Steil told Smith, “He wasn’t talking about the city. He was talking about specific issues in the city,” before the congressman listed issues such as crime and the public school system but would not say which issues Trump mentioned, according to the clip Smith shared on X.

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Milwaukee Mayor Cavalier Johnson, a Democrat, told reporters on Thursday, “Donald Trump wants to talk about things that he thinks are horrible, all of us lived through his presidency, so right back at ya, buddy.”

Johnson called Trump “unhinged” for making the comment and said he was “wrong” about Milwaukee.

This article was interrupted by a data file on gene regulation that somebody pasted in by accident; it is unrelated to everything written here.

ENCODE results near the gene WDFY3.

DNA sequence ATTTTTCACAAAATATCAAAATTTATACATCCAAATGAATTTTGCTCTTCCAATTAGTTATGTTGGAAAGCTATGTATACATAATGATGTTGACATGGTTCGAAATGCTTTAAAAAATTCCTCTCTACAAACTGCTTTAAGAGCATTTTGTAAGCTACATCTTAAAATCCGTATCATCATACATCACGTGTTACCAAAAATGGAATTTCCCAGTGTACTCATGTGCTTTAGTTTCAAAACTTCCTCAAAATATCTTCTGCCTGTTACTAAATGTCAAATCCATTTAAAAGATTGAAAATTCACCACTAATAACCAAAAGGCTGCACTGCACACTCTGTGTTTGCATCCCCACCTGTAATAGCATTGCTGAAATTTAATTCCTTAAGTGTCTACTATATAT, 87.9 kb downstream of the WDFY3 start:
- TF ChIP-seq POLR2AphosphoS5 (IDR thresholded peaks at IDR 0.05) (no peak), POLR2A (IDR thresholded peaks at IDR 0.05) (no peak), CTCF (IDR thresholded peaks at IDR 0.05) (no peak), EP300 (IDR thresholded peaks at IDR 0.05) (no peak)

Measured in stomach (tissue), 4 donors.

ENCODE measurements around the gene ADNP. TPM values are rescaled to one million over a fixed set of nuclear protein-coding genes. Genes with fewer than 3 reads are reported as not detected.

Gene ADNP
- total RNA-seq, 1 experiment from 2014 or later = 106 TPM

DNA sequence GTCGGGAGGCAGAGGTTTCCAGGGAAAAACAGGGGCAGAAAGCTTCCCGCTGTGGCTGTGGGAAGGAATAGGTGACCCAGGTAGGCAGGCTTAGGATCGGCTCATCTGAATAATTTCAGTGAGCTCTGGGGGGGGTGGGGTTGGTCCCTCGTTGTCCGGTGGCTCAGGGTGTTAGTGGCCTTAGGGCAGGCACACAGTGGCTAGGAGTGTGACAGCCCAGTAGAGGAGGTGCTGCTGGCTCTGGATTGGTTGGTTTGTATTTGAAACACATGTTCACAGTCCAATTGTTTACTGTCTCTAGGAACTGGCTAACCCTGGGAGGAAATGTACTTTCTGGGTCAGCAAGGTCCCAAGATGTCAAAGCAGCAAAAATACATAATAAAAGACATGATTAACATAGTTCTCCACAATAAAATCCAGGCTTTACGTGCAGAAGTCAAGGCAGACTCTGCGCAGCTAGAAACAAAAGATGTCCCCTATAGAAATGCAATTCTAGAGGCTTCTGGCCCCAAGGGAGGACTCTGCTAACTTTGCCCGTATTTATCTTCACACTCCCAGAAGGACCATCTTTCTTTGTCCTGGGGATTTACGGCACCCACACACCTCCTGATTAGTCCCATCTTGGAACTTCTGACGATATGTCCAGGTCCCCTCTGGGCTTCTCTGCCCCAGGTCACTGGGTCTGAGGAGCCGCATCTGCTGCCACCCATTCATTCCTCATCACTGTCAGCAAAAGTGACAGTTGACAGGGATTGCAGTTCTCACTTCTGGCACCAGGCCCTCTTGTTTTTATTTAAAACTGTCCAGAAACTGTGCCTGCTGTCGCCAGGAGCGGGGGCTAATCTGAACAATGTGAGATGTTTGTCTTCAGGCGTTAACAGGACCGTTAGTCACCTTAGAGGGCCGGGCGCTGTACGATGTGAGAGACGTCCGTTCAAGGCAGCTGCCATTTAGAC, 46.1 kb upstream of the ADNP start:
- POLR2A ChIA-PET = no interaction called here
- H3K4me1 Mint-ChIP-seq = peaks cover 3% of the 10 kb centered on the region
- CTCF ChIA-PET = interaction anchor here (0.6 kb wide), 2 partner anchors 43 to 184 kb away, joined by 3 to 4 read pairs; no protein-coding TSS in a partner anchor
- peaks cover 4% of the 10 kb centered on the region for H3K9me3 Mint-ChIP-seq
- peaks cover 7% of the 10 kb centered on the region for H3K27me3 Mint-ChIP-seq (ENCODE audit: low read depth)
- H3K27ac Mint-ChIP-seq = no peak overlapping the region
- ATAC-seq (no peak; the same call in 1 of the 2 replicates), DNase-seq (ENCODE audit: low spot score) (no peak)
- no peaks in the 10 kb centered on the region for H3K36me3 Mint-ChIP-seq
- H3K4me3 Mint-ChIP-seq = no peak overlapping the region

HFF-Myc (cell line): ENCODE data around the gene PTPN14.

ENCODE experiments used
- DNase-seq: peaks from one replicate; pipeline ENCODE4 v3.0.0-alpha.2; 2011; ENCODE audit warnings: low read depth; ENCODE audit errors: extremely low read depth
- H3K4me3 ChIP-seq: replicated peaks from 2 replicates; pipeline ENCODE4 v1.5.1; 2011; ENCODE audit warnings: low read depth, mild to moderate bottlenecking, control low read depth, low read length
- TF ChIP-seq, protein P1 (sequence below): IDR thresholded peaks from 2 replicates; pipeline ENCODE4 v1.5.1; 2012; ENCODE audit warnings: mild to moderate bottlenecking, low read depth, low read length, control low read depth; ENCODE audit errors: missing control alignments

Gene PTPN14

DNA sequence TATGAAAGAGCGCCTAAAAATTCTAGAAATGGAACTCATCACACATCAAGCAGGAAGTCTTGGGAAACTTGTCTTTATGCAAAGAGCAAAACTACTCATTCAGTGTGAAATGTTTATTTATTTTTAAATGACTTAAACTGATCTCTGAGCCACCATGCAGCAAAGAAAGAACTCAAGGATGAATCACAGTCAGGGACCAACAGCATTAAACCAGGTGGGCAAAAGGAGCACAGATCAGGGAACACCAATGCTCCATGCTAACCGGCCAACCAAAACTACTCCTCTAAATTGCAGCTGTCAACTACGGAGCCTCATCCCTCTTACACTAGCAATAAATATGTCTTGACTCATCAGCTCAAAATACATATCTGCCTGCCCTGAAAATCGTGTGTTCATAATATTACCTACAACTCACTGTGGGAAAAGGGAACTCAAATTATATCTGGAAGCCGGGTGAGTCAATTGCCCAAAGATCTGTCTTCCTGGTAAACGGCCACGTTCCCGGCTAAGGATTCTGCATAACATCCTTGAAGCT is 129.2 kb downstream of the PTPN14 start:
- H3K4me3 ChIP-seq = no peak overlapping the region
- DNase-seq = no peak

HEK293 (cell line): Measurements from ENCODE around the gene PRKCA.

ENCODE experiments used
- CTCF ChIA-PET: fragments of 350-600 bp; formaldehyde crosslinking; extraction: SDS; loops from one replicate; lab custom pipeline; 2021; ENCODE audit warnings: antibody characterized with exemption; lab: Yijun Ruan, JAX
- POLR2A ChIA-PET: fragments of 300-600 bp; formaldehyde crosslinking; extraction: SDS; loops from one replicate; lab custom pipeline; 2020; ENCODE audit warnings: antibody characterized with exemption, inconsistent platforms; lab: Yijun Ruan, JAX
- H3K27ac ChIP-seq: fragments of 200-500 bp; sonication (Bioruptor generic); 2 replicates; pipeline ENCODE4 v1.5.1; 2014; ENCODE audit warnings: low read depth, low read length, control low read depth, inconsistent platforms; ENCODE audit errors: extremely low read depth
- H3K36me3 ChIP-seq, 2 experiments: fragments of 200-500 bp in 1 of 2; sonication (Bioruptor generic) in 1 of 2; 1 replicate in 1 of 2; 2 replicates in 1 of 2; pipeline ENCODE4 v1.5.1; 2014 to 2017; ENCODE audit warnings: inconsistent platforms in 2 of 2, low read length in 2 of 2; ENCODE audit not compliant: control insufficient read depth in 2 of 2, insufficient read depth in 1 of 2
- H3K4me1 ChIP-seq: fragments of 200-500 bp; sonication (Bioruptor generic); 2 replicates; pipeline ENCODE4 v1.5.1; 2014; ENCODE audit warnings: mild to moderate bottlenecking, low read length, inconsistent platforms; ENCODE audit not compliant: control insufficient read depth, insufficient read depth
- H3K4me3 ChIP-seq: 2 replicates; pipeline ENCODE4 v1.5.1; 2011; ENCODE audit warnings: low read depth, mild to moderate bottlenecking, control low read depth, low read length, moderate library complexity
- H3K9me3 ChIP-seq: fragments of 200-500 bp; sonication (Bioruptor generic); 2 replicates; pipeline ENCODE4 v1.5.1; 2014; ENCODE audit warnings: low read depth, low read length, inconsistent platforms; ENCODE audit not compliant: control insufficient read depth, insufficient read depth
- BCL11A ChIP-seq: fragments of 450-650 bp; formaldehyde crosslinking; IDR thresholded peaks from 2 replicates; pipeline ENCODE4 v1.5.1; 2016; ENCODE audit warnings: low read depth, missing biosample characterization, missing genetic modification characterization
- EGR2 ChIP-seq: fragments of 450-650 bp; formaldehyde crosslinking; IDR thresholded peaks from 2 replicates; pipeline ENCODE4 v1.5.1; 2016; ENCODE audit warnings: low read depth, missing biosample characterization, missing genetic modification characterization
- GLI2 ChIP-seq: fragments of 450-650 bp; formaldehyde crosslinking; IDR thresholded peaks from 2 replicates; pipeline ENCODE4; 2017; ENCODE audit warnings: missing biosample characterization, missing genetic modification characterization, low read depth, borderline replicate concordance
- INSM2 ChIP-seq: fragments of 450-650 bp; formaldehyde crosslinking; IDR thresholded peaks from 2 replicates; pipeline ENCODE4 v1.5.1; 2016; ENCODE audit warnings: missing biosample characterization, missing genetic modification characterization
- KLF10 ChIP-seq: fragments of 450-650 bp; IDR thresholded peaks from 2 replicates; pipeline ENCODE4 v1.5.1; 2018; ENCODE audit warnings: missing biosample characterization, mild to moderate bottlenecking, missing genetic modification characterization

Biden seized the chance to score some points with Wisconsinites, posting to X on Thursday, “I happen to love Milwaukee,” to which Johnson replied, “Milwaukee loves you back, President Joe Biden!”

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Newsweek is committed to challenging conventional wisdom and finding connections in the search for common ground.





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UW-Oshkosh officially announces closure of UW-Fox Cities campus in Menasha

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UW-Oshkosh officially announces closure of UW-Fox Cities campus in Menasha


MENASHA, Wis. (WFRV) – The University of Wisconsin Oshkosh Chancellor Andrew Leavitt has officially announced the “discontinuation of teaching and learning at the UWO Fox Cities Campus” in Menasha effective June 30, 2025.

According to a release from UW-Oshkosh, Universities of Wisconsin President Jay Rothman reviewed UWO’s analysis, supports its conclusions, and has directed the university to move forward.